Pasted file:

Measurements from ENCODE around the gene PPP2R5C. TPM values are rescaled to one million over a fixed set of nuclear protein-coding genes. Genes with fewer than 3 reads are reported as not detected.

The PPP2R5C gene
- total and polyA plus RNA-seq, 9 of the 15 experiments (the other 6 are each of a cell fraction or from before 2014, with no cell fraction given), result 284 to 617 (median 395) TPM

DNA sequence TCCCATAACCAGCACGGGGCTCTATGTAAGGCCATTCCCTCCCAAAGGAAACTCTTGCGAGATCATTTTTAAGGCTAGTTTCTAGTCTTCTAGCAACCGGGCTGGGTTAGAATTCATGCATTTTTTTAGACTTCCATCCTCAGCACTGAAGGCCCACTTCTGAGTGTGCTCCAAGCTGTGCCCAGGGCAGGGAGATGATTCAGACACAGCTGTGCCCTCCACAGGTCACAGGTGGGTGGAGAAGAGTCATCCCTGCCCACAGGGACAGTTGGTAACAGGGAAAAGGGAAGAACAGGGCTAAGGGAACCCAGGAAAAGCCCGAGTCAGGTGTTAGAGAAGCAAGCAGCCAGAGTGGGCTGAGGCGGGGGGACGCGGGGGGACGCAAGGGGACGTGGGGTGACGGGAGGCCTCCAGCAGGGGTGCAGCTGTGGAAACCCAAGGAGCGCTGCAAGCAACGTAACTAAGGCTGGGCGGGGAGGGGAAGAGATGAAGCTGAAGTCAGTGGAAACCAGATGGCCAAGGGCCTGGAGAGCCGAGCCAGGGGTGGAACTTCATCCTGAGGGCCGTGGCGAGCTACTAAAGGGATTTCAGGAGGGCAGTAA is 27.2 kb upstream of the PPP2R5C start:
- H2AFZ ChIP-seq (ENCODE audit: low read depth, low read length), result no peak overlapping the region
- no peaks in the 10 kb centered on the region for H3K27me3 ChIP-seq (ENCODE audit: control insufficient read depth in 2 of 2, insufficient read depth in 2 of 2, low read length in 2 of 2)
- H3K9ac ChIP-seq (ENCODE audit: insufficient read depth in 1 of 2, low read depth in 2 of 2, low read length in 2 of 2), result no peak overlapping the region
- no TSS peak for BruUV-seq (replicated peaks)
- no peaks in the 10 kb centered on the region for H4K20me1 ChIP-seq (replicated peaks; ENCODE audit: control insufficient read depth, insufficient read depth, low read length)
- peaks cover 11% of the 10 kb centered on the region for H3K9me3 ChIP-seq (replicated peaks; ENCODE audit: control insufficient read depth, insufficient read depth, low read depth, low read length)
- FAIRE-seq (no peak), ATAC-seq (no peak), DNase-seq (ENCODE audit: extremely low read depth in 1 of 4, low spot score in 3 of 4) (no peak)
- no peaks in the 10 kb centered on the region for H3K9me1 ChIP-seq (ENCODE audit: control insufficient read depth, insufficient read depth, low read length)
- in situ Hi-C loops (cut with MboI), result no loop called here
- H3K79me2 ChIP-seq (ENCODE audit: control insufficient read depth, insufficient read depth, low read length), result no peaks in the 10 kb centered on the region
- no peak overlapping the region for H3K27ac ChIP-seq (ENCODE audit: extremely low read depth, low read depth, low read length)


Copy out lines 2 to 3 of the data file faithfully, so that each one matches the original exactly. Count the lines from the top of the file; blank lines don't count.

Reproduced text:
The PPP2R5C gene
- total and polyA plus RNA-seq, 9 of the 15 experiments (the other 6 are each of a cell fraction or from before 2014, with no cell fraction given), result 284 to 617 (median 395) TPM